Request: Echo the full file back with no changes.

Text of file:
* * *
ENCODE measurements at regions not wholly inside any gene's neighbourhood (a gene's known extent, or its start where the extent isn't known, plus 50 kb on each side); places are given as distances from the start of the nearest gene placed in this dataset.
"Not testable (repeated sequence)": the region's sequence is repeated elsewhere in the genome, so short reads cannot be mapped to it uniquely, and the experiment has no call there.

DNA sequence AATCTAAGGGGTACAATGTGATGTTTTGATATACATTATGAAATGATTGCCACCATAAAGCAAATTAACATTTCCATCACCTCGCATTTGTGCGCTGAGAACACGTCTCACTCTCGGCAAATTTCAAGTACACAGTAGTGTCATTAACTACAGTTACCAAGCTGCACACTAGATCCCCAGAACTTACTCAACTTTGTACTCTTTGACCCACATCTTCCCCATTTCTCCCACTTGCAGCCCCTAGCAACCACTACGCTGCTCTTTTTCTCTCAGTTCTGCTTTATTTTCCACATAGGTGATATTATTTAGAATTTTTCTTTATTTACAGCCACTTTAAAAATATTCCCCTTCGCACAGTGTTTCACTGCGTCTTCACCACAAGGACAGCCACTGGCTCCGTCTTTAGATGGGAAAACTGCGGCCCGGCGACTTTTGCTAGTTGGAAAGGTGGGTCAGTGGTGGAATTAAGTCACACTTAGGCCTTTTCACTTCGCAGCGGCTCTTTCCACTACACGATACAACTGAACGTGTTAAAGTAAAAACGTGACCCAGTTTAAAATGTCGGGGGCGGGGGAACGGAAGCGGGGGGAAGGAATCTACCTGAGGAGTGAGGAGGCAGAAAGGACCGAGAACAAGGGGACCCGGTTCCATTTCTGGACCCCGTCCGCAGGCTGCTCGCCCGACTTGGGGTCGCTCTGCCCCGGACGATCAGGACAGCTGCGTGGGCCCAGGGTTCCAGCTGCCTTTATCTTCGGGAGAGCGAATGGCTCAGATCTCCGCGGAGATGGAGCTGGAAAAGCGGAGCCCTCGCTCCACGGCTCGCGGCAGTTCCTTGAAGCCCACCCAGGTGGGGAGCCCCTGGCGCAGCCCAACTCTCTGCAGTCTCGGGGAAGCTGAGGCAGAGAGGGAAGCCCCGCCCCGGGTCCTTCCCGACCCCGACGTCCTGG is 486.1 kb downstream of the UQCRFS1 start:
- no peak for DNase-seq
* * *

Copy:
ENCODE measurements at regions not wholly inside any gene's neighbourhood (a gene's known extent, or its start where the extent isn't known, plus 50 kb on each side); places are given as distances from the start of the nearest gene placed in this dataset.
"Not testable (repeated sequence)": the region's sequence is repeated elsewhere in the genome, so short reads cannot be mapped to it uniquely, and the experiment has no call there.

DNA sequence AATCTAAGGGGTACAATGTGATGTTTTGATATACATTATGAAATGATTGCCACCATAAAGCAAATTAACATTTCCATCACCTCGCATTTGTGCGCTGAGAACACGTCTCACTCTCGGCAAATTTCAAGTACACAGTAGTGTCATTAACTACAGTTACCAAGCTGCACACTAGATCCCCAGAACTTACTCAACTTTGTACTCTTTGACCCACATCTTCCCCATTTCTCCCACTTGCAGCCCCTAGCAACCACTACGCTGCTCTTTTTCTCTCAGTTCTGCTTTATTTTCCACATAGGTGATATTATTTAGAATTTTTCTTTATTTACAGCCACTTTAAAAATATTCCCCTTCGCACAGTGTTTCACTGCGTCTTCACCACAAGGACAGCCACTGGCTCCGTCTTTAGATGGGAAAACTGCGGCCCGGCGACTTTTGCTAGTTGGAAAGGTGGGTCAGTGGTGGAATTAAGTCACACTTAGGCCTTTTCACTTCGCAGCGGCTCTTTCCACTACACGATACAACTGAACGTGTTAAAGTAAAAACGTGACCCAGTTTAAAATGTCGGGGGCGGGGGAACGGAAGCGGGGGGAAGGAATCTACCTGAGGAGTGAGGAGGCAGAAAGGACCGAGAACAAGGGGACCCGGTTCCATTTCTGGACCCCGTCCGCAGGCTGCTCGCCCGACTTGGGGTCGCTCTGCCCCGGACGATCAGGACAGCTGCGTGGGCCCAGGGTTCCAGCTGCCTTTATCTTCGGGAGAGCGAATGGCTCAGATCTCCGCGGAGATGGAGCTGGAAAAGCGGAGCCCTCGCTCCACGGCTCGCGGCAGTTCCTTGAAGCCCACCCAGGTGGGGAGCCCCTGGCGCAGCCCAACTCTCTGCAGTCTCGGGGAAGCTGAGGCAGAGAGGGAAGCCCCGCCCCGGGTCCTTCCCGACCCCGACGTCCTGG is 486.1 kb downstream of the UQCRFS1 start:
- no peak for DNase-seq